Your interest in why a house has been on the market for a long time might be as the seller of the house or as the buyer. Either way this is extremely easy to find out. So let’s explore this further…
So how do you find out how long a house has been on the market? The easiest way to find out how long a house has been on the market is to look on Rightmove. The downside is if the there’s been a price reduction, as the first-listing date is replaced with this date instead. The listing date is also found on Zillow and Zoopla too, but, you can ask the estate agent or the vendor.
As a seller, and if it’s your houses that’s been on the market for a while, you may be at a disadvantage. A stagnant property becomes less desirable. The longer it’s on the market the more likely you’ll need to reduce the price. But of course this is likely to mean it is over-priced in the first place.
But as a buyer you may have an edge when it comes to negotiating the price and terms of the deal if you know how long the property has been listed for. Especially if it’s been listed for more than a few months.
How do you find out how long a house has been on the market?
There are a number of ways to find out how long a property has been on the market. These include:
- Ask the estate agent.
- Ask the seller.
As a seller you may be worried about how buyers can discover how long your own property has been on the market.
With the internet there’s nothing much hidden these days. You can quickly find out how much a property is worth, how much it was previously sold for and quite easily see the date it was first listed.
As a buyer of a property, be it as your next home purchase or as a property investor, you may be looking for a deal. In which case you may want to look at all those listings of houses that are not selling.
The reason the house isn’t selling may become obvious when you see it. It may be something quite simple that could be fixed. Or may simply because it’s over-priced.
But either way, this is a disadvantage to the seller and gives you the advantage as a buyer.
Watch out for property relistings
Be careful when you look up the date of first listing, as often times a property that’s been recently listed may have switched from another estate agent.
Or it might have been re-listed after a period of being on the market before and didn’t sell.
How to find out how long a house has been on the market in more detail
As a buyer or property investor the ways to find out how long a property has been on the market include simply asking the estate agent.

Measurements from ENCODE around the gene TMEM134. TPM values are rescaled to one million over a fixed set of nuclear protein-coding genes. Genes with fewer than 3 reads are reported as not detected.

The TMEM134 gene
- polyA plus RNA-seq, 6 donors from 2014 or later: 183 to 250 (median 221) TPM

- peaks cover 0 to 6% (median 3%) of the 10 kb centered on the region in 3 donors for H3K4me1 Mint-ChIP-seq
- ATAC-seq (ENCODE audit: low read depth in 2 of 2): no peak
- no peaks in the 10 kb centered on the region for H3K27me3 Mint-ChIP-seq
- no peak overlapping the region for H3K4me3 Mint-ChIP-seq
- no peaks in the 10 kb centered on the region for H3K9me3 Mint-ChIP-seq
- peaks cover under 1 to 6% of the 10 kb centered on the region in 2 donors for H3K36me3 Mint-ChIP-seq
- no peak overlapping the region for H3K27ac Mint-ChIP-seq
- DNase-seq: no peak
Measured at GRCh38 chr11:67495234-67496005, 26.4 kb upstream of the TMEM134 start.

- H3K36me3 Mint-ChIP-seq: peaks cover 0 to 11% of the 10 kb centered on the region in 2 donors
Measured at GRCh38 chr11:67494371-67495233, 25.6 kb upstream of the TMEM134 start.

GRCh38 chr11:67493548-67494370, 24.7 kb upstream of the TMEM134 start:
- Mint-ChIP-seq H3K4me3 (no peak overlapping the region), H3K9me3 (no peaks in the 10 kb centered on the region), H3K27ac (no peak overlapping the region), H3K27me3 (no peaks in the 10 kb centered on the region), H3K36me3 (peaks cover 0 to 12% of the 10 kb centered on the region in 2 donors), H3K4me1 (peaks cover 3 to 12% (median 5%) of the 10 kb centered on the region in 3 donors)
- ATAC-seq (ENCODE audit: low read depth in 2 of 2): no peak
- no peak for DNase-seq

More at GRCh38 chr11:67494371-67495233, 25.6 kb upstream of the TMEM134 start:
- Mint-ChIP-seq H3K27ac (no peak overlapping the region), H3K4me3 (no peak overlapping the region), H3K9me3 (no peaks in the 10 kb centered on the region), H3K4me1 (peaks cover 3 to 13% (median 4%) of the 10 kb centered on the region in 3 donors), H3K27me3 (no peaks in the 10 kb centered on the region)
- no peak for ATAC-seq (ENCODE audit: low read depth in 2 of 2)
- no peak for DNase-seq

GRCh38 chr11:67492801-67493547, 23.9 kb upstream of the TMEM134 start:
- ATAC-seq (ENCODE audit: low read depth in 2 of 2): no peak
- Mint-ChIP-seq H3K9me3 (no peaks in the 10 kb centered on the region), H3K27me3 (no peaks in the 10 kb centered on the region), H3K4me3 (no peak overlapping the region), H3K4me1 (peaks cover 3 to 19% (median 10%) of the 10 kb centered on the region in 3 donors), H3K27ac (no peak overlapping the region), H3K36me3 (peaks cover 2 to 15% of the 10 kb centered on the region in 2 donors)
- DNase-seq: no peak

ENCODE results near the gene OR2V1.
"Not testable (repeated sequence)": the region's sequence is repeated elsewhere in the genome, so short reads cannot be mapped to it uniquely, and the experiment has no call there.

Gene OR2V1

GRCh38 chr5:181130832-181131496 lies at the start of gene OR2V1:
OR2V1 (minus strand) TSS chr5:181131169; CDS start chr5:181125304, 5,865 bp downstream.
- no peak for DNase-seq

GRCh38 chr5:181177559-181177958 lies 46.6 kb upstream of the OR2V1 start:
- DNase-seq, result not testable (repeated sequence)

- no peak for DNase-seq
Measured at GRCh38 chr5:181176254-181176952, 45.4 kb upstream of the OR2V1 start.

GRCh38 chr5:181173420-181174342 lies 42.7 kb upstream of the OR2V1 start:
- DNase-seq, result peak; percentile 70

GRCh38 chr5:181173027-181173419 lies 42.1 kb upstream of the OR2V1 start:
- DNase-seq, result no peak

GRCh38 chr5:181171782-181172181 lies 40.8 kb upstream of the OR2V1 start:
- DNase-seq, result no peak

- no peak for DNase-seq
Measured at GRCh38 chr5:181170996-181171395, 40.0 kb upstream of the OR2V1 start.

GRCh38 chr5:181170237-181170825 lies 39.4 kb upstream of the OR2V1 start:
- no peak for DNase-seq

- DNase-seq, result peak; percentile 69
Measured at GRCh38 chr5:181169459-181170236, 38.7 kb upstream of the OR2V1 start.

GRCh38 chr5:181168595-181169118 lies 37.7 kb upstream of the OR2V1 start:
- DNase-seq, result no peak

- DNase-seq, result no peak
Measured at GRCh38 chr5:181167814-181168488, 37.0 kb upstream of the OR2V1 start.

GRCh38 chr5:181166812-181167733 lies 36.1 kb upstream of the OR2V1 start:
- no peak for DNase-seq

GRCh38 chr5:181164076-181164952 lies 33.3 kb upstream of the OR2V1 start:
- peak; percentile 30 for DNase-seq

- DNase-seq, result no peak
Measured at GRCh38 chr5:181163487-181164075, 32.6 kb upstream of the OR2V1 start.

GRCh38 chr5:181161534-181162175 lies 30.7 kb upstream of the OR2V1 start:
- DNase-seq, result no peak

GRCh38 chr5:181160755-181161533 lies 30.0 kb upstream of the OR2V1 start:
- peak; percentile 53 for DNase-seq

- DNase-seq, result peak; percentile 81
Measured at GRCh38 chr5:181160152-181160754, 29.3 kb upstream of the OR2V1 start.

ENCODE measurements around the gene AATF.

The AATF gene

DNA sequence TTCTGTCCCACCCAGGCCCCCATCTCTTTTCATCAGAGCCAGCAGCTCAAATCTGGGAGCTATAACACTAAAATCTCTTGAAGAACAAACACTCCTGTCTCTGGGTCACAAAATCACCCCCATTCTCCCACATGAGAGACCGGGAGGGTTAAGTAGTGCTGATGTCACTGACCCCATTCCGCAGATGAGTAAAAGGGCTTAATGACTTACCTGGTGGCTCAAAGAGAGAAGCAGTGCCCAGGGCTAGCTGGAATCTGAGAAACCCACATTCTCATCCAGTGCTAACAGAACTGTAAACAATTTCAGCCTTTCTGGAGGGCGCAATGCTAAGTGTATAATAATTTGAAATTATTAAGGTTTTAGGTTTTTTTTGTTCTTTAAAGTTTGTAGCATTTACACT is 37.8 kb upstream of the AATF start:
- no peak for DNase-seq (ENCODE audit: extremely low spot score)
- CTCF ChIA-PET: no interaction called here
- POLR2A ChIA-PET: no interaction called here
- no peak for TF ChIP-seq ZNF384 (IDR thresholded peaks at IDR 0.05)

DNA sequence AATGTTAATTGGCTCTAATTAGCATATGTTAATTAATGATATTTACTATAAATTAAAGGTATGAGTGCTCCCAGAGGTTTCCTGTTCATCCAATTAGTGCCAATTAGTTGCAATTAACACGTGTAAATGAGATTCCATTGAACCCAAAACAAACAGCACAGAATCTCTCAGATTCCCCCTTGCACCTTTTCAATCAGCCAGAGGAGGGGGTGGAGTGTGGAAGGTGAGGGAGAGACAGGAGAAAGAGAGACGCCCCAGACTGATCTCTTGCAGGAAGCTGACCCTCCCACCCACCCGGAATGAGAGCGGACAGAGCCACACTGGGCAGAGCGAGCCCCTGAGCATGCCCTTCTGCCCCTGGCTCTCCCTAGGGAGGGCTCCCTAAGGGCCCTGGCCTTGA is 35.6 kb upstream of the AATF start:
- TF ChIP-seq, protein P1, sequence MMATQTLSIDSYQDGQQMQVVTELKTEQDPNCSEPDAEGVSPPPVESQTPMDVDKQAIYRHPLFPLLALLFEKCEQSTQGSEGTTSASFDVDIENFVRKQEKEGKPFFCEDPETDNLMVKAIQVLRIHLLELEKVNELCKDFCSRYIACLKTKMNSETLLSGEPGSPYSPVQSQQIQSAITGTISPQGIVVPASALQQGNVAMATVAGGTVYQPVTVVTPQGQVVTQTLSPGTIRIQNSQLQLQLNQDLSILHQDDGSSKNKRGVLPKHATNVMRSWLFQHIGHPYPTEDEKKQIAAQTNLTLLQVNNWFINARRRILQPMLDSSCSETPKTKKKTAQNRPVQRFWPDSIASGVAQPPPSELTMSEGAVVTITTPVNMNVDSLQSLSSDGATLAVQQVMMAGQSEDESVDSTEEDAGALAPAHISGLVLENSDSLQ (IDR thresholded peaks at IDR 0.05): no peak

When they first present the property to you, ask them how long the property has been listed for. In the UK they are obliged to tell you this information and most will be happy to offer this information right away.
How do you find out how long a house has been on the market on Rightmove?
If you’re in the UK look on Rightmove – see in the image below in the red boxed area where it states “Added on 30/01/2020 by…” All property listings on Rightmove include the date they were first listed.
Price reductions on Rightmove mask the original listing date
However, be aware that if a property’s price as been adjusted, the date show will still state “added on…”. But this date now reflects the date of the price reduction, instead of the original date of listing.
For more details on how to find out how long a house has been on the market on Rightmove. Plus discover a neat tool that shows you all price reductions on Rightmove, together with the date of first listing, even with a price reduction: Take a read of this article here.
You are better to look on Zoopla instead for this information if a property has had it’s price reduced.
If you’re in the US look on Zillow. On the Zillow website, as per the image below, instead of showing the date the property was added, they say how many days it’s been on the market.
Another great property website with loads of useful information is Zoopla. And just like the above two websites this too includes the “First listed” date too.
On Zoopla, you need to scroll down to find it, but the information is there.
Failing all of the above, you can always ask the vendor when you’re viewing the house.
What does it mean when a house has been on the market for a long time?